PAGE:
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Beit Midrash Torah Portion and Tanach Ki Tavo

The Art of Being Grape-ful

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Our sedra contains the description of the beautiful act of bringing Bikkurim. A farmer in Israel would mark his first-fruits as they began to bud, and later would select them to be presented in a basket (often golden) to the Kohen in an elaborate ceremony. The farmer would express his gratitude for all that Hashem had done for him - bringing him to a beautiful land where he could be free to bring forth produce in abundance to support his family and be fulfilled. The assembled crowd would cheer and sing as the presentation was made.

How full a basket was the farmer required to bring? While it could be an abundant amount, the Halacha is that even one grape was sufficient! But this begs the question: Does one grape show gratitude and thanks?!

One of the answers to this question is that, in truth, no amount of fruit would be sufficient to show appropriate thanks to Hashem. But even more important, G-d does what He does for us not because He expects anything in return, but because He loves us intrinsically. He does not expect any "reward" other than our faith in Him and our commitment to follow His guidelines for a meaningful life - all of which is to our own benefit. And so the one grape serves to graphically demonstrate that Hashem is much more desirous to be the giver - not the taker.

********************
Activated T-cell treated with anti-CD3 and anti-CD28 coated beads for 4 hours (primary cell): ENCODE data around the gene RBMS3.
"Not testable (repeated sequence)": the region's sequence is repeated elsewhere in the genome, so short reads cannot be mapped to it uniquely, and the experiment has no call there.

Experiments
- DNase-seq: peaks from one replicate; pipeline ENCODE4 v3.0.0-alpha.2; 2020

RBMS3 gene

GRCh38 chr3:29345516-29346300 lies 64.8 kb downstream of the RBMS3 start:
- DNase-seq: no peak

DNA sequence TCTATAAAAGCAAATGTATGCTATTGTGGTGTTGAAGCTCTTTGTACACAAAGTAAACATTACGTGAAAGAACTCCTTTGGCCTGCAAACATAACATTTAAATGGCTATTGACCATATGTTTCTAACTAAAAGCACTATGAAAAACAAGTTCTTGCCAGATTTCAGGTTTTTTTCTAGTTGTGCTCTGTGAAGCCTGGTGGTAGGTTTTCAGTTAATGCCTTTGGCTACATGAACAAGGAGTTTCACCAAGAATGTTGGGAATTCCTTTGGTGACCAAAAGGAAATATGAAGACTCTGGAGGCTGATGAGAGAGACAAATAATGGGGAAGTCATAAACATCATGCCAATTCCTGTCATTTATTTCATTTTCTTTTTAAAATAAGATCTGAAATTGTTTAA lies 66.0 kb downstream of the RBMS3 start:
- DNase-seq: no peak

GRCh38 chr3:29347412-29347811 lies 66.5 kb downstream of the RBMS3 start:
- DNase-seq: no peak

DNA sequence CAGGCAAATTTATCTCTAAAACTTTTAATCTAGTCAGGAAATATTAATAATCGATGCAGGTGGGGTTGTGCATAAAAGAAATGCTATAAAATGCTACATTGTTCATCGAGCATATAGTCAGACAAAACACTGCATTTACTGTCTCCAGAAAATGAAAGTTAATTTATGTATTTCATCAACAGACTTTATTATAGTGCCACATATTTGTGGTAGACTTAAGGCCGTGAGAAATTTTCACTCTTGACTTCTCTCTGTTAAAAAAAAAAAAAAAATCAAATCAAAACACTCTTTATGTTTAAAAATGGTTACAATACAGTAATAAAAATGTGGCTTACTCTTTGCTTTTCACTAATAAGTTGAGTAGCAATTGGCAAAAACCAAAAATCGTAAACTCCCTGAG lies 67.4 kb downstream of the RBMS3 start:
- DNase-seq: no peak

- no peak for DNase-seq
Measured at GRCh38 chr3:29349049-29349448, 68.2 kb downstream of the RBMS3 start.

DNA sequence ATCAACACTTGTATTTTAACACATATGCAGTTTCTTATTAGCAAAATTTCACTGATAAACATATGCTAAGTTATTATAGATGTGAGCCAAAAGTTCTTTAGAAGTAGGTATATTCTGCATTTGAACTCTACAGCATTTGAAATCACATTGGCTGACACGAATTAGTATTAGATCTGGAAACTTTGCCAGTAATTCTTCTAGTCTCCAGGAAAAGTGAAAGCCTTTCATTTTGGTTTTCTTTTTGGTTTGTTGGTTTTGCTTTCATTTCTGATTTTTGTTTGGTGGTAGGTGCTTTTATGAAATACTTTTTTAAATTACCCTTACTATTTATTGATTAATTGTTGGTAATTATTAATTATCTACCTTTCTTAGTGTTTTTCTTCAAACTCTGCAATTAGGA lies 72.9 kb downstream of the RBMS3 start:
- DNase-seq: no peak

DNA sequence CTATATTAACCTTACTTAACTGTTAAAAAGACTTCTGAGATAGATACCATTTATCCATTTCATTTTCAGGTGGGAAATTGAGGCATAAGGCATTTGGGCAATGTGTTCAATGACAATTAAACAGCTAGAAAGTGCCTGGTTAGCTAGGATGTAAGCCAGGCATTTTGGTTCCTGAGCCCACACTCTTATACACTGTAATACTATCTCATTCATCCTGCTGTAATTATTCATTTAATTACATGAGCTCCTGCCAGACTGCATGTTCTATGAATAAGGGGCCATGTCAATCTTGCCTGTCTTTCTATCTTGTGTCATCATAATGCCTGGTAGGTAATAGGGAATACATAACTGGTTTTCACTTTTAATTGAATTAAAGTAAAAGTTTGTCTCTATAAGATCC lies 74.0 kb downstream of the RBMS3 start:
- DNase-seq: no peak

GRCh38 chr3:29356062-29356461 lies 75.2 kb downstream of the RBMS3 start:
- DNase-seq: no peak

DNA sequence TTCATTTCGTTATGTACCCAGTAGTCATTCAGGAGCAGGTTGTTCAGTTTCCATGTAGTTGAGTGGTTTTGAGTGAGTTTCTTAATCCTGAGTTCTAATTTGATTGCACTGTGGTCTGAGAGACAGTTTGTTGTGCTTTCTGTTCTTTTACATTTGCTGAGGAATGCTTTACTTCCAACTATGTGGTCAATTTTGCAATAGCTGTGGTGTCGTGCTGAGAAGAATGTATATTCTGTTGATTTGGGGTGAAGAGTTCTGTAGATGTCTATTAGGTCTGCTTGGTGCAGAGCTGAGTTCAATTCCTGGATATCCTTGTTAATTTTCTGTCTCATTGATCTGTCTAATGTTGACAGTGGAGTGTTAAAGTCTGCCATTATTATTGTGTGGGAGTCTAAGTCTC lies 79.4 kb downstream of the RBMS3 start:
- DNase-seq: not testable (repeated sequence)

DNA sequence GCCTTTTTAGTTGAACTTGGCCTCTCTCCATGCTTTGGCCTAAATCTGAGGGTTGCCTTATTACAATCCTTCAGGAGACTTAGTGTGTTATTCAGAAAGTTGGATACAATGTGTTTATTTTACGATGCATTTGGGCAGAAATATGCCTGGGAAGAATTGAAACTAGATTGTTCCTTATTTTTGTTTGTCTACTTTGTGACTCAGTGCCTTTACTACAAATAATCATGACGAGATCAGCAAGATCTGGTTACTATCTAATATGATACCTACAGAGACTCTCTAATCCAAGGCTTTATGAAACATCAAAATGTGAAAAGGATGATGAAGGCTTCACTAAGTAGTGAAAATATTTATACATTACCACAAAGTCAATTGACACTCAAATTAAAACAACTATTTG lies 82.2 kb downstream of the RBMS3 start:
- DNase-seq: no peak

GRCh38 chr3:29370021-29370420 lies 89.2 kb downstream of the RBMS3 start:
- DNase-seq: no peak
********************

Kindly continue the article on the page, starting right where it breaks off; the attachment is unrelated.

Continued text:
As we approach the Days of Atonement, this is a profound message. Hashem is waiting, longing, pleading for us to make our move; to show even the slightest inclination to further our relationship with Him. To take that first step, no matter how small, on the road to Teshuva. The response will be enormous, far out of proportion to what we are offering. We crack the opening just a tiny drop; Hashem throws the doors wide open.

Knowing that a ready and willing G-d is on the other side of that door, anxious for a reunion, should inspire us to take the initiative. Most of all, we must never despair or give in to our lesser instincts. That would be - yes, you guessed it - just sour grapes.
Rabbi Stewart Weiss
Was ordained at the Hebrew Theological College in Skokie, Illinois, and led congregations in Chicago and Dallas prior to making Aliyah in 1992. He directs the Jewish Outreach Center in Ra'anana, helping to facilitate the spiritual absorption of new olim.
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